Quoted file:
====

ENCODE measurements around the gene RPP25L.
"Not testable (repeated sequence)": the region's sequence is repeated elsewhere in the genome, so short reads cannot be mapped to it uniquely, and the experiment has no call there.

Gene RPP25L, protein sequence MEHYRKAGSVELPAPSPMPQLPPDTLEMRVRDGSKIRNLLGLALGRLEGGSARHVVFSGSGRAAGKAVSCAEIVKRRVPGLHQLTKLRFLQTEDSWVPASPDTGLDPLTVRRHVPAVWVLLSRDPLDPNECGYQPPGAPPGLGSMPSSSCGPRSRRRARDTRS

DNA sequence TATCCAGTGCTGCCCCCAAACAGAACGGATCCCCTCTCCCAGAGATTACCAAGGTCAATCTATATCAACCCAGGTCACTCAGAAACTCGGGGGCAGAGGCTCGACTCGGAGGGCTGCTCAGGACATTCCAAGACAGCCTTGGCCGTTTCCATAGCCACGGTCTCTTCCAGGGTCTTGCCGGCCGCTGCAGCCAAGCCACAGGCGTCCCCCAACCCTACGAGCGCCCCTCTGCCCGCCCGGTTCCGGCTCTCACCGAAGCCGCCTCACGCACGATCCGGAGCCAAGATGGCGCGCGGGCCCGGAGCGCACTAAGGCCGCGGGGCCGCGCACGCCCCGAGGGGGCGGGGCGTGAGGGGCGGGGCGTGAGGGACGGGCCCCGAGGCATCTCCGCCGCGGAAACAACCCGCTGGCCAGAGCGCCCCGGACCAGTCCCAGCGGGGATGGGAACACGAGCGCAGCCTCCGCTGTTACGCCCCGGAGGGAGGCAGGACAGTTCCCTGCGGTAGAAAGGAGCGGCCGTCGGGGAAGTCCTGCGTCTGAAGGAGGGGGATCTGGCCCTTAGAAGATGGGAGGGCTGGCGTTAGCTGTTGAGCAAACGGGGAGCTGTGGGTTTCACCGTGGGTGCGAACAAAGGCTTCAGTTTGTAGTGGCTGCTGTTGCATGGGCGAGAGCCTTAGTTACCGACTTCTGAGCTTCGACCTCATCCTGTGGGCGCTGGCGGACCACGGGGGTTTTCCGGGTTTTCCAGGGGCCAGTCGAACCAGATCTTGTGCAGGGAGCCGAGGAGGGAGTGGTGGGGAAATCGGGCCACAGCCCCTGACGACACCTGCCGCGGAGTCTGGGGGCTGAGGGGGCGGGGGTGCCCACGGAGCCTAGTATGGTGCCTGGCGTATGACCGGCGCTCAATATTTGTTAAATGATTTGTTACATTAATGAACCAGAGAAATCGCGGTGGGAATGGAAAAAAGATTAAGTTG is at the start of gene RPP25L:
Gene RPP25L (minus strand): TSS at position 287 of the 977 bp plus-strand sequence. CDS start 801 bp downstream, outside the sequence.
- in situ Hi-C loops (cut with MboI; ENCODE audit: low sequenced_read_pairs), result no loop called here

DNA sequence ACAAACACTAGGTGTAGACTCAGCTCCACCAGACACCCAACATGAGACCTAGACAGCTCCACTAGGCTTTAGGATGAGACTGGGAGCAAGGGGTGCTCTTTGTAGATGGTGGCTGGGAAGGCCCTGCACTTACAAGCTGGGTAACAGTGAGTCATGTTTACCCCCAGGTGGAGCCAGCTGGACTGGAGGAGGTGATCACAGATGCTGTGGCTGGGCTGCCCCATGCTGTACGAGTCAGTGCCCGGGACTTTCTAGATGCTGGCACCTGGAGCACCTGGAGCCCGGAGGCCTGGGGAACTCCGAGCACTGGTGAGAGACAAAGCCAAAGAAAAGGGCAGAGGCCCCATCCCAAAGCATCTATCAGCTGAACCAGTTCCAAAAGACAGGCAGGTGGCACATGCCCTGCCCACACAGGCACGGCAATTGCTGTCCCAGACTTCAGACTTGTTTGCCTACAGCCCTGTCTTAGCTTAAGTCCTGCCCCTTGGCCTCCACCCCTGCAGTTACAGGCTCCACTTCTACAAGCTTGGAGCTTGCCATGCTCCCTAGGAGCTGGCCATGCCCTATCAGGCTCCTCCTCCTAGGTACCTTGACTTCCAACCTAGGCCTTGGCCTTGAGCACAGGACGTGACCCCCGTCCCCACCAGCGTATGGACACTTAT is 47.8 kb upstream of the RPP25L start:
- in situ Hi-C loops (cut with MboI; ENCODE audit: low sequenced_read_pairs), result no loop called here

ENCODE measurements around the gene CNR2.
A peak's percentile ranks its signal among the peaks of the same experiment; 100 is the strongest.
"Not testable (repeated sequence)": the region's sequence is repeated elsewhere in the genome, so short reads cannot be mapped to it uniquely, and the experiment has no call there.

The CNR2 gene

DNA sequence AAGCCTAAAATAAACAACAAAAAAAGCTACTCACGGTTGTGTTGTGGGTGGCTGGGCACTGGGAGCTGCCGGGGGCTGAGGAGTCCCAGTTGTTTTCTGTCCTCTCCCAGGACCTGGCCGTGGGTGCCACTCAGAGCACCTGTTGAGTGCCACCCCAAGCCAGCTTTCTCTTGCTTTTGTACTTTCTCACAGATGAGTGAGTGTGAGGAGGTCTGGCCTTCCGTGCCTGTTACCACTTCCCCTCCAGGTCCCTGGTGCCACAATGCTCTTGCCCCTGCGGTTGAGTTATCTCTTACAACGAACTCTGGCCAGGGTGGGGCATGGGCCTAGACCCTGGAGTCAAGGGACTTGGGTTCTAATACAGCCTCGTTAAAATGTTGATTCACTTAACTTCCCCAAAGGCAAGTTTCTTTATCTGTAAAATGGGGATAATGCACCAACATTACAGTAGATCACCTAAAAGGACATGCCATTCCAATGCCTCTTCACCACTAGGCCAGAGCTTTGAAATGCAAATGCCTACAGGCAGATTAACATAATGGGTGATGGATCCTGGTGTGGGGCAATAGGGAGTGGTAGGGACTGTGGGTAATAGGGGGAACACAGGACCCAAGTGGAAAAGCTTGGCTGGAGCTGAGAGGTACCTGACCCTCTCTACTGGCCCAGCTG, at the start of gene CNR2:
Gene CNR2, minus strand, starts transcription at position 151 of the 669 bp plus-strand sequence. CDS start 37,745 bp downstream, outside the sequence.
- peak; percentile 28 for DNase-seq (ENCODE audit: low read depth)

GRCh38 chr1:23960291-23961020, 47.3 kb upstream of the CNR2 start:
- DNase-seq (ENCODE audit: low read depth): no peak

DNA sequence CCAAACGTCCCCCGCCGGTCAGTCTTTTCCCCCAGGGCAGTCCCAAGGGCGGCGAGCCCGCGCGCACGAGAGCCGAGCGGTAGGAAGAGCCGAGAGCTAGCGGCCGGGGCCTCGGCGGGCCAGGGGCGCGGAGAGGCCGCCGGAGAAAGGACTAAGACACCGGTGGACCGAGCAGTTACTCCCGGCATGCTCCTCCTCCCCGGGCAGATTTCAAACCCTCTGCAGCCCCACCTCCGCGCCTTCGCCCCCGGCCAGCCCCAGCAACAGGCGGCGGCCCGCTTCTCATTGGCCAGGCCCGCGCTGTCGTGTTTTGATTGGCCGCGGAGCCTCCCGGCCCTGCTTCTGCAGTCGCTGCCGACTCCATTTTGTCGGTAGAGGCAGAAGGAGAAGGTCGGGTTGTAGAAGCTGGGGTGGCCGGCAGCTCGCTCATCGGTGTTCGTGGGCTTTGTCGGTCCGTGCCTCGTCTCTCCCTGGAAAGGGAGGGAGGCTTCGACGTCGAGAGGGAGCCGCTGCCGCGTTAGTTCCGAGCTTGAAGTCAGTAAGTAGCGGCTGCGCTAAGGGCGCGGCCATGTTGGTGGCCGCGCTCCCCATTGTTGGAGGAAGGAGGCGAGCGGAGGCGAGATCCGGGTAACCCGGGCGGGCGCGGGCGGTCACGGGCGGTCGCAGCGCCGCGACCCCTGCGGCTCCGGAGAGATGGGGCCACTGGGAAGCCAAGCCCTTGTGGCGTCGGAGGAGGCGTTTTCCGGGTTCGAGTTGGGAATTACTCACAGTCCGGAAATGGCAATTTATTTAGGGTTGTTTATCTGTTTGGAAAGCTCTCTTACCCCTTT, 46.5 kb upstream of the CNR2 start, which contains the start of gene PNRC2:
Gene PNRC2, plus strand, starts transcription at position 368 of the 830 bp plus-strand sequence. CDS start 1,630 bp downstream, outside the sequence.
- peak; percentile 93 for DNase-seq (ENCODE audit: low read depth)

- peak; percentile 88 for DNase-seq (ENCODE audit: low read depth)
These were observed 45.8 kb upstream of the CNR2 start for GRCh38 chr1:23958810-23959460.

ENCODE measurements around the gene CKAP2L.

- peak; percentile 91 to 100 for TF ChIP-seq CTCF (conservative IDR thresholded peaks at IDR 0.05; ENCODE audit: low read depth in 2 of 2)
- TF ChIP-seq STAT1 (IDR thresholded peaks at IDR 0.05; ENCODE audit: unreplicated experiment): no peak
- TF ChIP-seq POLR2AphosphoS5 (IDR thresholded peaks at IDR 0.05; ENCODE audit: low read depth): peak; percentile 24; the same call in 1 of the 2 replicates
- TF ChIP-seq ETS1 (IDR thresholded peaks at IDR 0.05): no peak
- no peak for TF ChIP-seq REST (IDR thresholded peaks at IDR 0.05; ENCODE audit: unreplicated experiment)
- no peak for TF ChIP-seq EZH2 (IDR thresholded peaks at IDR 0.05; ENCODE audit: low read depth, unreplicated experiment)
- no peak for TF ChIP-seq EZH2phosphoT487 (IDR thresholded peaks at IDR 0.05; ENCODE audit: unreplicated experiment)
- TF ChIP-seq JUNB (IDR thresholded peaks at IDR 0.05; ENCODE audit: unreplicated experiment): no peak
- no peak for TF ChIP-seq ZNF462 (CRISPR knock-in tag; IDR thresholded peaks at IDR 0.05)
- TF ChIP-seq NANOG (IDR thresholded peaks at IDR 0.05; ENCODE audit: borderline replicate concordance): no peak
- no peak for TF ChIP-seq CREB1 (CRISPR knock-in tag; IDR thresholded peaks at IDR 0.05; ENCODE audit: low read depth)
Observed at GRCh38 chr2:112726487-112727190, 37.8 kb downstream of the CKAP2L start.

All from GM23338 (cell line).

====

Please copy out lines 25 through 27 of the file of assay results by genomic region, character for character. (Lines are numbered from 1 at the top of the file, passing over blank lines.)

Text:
- TF ChIP-seq STAT1 (IDR thresholded peaks at IDR 0.05; ENCODE audit: unreplicated experiment): no peak
- TF ChIP-seq POLR2AphosphoS5 (IDR thresholded peaks at IDR 0.05; ENCODE audit: low read depth): peak; percentile 24; the same call in 1 of the 2 replicates
- TF ChIP-seq ETS1 (IDR thresholded peaks at IDR 0.05): no peak